The opinion and order in this post take a look at whether the Federal Circuit’s jurisdiction over legal malpractice claims in patent prosecution matters reaches too deep and too far. Just a couple of weeks ago, I discussed Judge O’Malley’s concurrence on this topic in the USPPS case, in which she concluded that the Federal Circuit’s exercise of jurisdiction in these malpractice cases overreaches. She reiterated that point in the Herman Minkin case discussed below. Her dissent in the court’s denial of a petition for rehearing in the Byrne case explains her position in more detail.
Byrne v. Wood, Herron, and Evans, LLP, No. 2011-1012 (Fed. Cir. Mar. 22, 2012) (Chief Judge Rader, Circuit Judges Newman, Lourie, Bryson, Gajarsa, Linn, Dyk, Prost, Moore, O’Malley, Reyna, and Wallach) (per curiam order)
Herman Minkin v. Gibbons, P.C., No. 2011-1178 (Fed. Cir. May 4, 2012) (Chief Judge Rader, Circuit Judges O’Malley and Reyna)
Judge O’Malley’s Byrne dissent raises several concerns about federal jurisdiction in state law malpractice cases that allege negligence in the way an attorney handled patent prosecution. The Supreme Court’s test in Grable & Sons Metal Prods., Inc. v. Darue Engineering and Manufacturing, on which Judge O’Malley relies heavily, gives a 4-factor test to determine if a federal court should exercise jurisdiction over a state law claim:
- Is a federal issue a necessary element of the state law claim?
- Is a federal issue actually disputed?
- Is a federal issue substantial?
- Would exercising federal jurisdiction disturb the balance of federal and state responsibilities?
Since I talked about some of these factors in the USPPS post, I’ll just touch on a couple of the other interesting points Judge O’Malley raised here:
- The Federal Circuit’s approach to these cases seems to equate “substantial” with the “necessary” requirement of factor 1. Judge O’Malley remarks that Federal Circuit case law seems to presume that just because patent prosecution malpractice cases require a patentability analysis, then the federal interest is substantial. (In fact, Judge Dyk’s concurrence underscores this point.) But under the Grable test, “substantial” and “necessary” are two different inquiries, as Judge O’Malley notes.
- The Federal Circuit’s current approach puts only patent-related malpractice cases in federal court. Judge O’Malley says: “[O]ur case law produces the odd result that malpractice claims stemming from an underlying federal suit will only belong in federal court when the federal issue is one of patent law. That result is peculiar because states undoubtedly have a strong interest and role in regulating the conduct of all their respective attorneys, as well as in protecting all of their residents from negligent legal services.” (See page 31 of Judge O’Malley’s dissent.)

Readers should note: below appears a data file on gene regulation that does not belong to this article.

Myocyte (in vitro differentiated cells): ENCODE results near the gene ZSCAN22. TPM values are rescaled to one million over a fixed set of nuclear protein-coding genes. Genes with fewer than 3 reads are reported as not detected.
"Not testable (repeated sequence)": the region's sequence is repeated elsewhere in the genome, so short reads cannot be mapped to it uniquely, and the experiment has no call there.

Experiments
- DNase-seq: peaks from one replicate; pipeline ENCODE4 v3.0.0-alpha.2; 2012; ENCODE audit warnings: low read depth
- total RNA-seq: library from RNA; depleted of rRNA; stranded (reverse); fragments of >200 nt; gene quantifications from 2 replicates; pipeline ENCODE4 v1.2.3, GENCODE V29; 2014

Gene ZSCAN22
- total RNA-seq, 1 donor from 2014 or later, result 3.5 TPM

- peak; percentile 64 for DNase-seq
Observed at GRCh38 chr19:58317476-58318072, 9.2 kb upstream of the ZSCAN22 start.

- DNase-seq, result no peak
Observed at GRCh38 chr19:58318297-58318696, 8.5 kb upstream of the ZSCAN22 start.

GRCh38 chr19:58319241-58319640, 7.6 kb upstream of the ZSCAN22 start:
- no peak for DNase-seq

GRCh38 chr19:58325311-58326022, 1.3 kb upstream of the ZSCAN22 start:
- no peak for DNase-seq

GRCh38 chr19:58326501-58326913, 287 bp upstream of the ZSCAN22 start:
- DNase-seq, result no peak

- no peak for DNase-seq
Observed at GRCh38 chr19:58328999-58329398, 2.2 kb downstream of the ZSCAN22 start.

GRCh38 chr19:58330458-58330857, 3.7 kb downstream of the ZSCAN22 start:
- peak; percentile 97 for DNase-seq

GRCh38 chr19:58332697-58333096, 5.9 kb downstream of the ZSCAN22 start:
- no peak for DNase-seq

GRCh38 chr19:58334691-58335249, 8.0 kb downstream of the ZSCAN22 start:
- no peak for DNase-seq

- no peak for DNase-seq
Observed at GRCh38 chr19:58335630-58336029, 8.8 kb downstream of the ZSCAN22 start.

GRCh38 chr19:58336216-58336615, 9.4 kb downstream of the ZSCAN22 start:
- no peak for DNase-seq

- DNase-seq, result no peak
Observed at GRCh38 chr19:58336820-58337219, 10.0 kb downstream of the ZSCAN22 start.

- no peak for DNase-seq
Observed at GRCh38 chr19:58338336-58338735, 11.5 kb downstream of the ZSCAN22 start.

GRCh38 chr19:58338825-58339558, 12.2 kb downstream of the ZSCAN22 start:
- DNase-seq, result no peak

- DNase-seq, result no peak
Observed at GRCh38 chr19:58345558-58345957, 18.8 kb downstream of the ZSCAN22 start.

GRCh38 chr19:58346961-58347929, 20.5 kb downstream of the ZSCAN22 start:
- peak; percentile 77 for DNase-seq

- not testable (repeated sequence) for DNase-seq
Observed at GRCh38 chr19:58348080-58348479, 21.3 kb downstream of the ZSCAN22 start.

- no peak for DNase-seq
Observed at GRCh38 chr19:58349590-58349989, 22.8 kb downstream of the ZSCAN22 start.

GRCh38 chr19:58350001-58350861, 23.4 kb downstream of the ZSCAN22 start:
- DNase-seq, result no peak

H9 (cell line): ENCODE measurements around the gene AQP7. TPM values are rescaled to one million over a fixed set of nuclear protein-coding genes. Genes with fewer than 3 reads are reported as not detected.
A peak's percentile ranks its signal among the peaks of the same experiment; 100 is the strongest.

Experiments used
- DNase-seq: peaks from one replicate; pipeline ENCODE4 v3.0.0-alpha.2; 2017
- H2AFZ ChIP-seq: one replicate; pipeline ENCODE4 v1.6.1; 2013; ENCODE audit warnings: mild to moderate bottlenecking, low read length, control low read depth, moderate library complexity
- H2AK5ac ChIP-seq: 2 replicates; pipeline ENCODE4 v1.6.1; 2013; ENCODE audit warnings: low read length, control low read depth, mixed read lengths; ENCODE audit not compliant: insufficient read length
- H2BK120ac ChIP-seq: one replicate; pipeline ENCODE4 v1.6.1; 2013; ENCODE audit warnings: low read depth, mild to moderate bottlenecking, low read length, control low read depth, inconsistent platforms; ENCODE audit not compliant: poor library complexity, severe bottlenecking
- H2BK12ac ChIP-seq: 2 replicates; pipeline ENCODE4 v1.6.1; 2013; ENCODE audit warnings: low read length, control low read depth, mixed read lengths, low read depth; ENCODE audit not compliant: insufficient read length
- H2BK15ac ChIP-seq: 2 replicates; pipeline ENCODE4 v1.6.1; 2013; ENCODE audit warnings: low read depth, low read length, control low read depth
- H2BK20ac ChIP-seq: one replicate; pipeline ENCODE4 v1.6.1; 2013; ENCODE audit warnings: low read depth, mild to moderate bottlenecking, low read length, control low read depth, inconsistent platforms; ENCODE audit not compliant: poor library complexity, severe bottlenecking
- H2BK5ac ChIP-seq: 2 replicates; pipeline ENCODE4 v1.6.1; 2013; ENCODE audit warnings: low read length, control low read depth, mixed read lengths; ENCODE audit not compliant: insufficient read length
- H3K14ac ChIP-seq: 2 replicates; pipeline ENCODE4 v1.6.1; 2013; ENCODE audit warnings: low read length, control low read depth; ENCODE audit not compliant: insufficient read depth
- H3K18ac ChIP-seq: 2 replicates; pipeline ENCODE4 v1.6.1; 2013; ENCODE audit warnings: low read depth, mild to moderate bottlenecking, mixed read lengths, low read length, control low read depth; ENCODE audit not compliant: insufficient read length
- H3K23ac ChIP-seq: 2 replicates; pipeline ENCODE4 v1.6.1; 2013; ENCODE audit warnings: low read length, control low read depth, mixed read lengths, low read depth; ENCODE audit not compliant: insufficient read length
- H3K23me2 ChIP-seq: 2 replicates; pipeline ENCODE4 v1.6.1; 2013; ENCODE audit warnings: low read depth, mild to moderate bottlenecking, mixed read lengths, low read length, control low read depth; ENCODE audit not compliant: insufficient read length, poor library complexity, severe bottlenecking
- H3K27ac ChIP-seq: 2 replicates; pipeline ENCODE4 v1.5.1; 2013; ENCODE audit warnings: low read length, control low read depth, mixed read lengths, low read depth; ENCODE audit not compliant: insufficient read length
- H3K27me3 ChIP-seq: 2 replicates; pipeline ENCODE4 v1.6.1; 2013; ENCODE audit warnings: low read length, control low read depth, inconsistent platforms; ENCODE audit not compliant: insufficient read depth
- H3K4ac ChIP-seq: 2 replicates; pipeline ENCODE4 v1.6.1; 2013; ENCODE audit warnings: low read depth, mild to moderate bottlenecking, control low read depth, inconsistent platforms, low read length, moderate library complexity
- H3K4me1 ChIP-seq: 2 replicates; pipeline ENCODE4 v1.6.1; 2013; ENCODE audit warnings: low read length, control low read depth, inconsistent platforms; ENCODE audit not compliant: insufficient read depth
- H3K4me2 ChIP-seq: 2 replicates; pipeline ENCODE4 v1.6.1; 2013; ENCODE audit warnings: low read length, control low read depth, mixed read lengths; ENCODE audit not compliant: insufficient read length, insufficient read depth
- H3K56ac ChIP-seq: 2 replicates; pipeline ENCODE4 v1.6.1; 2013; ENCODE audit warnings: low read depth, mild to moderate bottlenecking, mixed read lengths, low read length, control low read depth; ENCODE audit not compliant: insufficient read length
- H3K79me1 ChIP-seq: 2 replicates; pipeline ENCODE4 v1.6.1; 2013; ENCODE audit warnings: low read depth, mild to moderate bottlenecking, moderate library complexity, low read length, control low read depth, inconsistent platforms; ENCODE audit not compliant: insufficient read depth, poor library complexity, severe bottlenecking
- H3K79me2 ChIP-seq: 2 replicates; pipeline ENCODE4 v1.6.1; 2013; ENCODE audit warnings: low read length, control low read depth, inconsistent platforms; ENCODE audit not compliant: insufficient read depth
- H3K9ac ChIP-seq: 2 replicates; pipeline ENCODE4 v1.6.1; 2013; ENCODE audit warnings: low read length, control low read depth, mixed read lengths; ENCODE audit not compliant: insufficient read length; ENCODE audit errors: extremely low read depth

- The court is in an awkward situation when lower federal or state courts disagree with the Federal Circuit’s jurisdictional analysis. Judge O’Malley cites some cases where the lower courts concluded there wasn’t federal jurisdiction, but the Federal Circuit couldn’t claim jurisdiction to correct the error.
- The patent rights at issue are only hypothetical—even if the plaintiff wins her malpractice suit, she won’t get new or different patent rights.
From Jurisdiction Theory to Practice
Now that I’ve told you about all the potential issues with the federal jurisdiction in patent malpractice cases, the Herman Minkin case shows the “suit-within-a-suit” patentability analysis that occurs in these malpractice cases.
In Herman Minkin, Minkin applied for a patent in 1996 for his extended reach pliers, which allowed airplane mechanics to reach deep into an airplane engine without taking the engine apart. Although his patent issued, another tool company, Danaher, was able to design around the patent to make its own version of extended reach pliers. Minkin sued his law firm for malpractice, arguing that his attorneys drafted the claims too narrowly to protect against competitors.
In order to prove his case, Minkin had to show that his pliers would have been patentable even if the claims had been drafted more broadly. If he couldn’t show that, his malpractice claim fails. But even if he could show patentability, he would still have to prove the other elements of a malpractice claim—hence, the “suit-within-a-suit.”
Minkin provided 2 expert reports from a patent attorney, which presented broader alternative claims that, he opined, wouldn’t have been anticipated by the prior art references. But his reports didn’t address whether the claims would overcome an obviousness rejection. In fact, he testified in his deposition that he hadn’t considered obviousness in his analysis. The district court concluded that Minkin failed to provide any evidence as to obviousness, and granted summary judgment for the law firm. The Federal Circuit agreed.
It’s true that the “suit-within-a-suit” analysis involved assessing hypothetical patent claims—in theory, anyway. But this case ultimately came down to a failure of evidence.
Personally, I think Judge O’Malley makes some valid points. But it looks like the court has decided to punt on this jurisdictional issue for the time being.
Photo credit: Army Medicine